In my family, knitting people presents for Christmas is hard. All of my family members probably have a vague idea of what they’re getting this year, just because I knit these vague blobs of fabric and am elusive about what it’s going to be.
Sometimes it’s hard to have a family that’s so interested in your knitting.
Yep, they say. I’m getting another pair of socks this year …
And I wilt in the corner … No, just kidding. My family is really not that mean. 🙂
This year, I’m making all of my family’s presents.
As I’ve been updating you, I’ve been doing NaNoWriMo (which is a handful to type, by the way), so that makes my knitting progress slowed down a bit. (And everything else, for that matter.)
I’m in the middle of a pair of socks for someone that’s not related to us, an artist friend of ours.
I have another pair of socks to knit for his wife.
I’ve got to finish a present for my father; I’ve yet to decide what I’m going to make him–I’m leaning toward a pair of knitted ties, but that’s only if I have enough time.
One more sock to go for my younger sister.
I made a pair of socks for my littlest sister who is three, and she’s hopefully forgotten about them (she’s tried them on several times).
And that leaves one person, someone who I’ve got no idea what I’m getting him: My one-year-old brother.
He’s the hardest of my family members to knit for.
I think that I’ll get all of the things that I’m planning on giving people finished before Christmas.
I like the way that we’ve been doing Christmas.
For several years now, my family has been striving to get back to the meaning of Christmas, the thankfulness of Christmas. My mom’s vision for our Christmases is to be as thankful for our presents as Mary and Laura were in Little House when Mr. Edwards brought them a tin cup, a penny, and peppermint stick.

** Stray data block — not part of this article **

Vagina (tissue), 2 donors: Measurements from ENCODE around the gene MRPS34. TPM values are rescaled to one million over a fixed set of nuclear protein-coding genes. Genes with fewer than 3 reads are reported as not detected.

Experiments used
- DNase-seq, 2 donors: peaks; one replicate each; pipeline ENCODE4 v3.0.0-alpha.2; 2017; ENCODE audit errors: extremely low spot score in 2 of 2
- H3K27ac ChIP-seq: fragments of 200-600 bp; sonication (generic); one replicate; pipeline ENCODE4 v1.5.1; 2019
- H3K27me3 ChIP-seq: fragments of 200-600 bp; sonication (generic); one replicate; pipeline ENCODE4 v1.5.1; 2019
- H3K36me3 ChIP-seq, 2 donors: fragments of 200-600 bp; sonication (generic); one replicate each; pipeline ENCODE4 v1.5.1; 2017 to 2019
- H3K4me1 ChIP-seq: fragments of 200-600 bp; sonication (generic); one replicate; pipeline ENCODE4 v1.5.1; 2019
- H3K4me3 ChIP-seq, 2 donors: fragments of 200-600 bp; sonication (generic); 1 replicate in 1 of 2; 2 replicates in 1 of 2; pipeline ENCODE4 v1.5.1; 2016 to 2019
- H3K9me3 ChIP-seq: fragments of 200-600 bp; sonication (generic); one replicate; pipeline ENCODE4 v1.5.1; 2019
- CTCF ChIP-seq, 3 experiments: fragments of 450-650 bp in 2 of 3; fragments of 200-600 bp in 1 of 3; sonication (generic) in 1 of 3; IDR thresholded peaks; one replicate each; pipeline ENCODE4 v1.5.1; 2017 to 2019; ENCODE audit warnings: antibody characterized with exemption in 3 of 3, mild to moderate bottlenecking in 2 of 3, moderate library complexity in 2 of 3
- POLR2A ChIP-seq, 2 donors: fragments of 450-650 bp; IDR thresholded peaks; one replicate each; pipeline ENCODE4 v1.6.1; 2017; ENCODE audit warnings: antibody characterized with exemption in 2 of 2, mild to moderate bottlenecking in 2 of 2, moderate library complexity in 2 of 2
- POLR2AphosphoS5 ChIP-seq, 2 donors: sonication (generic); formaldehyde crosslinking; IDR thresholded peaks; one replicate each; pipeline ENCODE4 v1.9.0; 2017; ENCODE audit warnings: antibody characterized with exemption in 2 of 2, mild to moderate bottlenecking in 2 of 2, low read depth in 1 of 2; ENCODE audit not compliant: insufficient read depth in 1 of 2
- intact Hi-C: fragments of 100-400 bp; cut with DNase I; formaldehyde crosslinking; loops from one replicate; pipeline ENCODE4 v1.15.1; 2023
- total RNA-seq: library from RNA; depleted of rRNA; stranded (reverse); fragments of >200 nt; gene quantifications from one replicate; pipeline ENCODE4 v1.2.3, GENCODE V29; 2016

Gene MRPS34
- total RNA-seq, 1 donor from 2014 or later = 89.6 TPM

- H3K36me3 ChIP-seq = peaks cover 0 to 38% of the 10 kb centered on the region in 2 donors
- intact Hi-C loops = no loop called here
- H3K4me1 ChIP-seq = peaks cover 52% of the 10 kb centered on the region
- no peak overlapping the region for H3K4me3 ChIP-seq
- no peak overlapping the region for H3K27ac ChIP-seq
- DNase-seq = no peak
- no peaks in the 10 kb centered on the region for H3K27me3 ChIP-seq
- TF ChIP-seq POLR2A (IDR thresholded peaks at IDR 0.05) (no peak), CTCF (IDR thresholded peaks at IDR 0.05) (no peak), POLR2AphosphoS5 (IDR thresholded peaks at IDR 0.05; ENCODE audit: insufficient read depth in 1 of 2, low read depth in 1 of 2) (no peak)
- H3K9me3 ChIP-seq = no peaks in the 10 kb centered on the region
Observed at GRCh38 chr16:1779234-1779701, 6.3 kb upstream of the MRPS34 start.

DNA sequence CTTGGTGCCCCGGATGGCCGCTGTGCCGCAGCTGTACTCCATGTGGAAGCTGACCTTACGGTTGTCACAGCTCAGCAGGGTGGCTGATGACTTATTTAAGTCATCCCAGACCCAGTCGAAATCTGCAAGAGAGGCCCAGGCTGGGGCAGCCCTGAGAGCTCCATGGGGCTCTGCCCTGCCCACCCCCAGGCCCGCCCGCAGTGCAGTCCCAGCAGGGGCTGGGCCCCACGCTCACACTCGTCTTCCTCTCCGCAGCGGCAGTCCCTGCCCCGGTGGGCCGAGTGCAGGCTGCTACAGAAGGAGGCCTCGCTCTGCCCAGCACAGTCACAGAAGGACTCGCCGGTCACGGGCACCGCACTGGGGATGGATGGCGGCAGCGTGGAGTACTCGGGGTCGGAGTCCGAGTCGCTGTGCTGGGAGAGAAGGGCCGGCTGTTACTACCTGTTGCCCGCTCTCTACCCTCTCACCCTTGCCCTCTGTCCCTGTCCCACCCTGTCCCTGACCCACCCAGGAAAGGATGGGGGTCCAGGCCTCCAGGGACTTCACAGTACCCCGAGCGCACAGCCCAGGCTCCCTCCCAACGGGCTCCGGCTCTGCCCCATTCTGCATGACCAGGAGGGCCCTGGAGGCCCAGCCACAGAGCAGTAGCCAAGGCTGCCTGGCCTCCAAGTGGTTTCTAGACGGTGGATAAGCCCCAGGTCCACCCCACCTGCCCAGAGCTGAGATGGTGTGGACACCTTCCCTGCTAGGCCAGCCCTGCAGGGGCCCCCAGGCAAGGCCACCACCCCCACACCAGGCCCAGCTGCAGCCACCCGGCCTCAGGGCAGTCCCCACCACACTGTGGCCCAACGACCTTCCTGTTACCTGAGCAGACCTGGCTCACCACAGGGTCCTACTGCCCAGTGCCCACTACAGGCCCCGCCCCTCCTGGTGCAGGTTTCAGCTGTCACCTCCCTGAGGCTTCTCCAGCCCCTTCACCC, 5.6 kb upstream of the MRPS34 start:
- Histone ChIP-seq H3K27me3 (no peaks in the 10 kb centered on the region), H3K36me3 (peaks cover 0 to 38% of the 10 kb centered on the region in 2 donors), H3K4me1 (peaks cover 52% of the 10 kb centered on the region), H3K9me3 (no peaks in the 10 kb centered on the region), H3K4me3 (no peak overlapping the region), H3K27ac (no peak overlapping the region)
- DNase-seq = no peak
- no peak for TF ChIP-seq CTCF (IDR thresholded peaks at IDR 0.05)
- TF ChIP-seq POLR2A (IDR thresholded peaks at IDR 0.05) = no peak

We’ve been downsizing Christmas; getting away from the commercialism; taking back what it’s all about.
We’ve been creating a more thankful Christmas by creating each other’s gifts.
And I think that it’s working.
We know that the other person has poured their time into making this thing for us. That’s no small thing.
It makes us have a deeper relationship.
It makes us love each other more.
I makes us feel fuller.
One of my favorite quotes is from Ann Voskamp: “When you’re looking for joy, you will always find it hiding in your gratitude.”
That’s so true.
When we’re thankful for our shapeless blobs of knitted fabric, we’re a lot happier.
I’m talking to you, Kay-Leigh. 😉
But no, really. Think about it. When we’re content, that’s one thing. But being thankful for everything, that’s taking contentedness to a whole new level.
That’s giving yourself permission to be happy, subconsciously.
And boy, does it work.
Thanks again for listening to me ramble.
Your comments are appreciated!
PS. I told you last post that the sock pattern I have in Knitty is a character in The Hobbit. The character is an elf.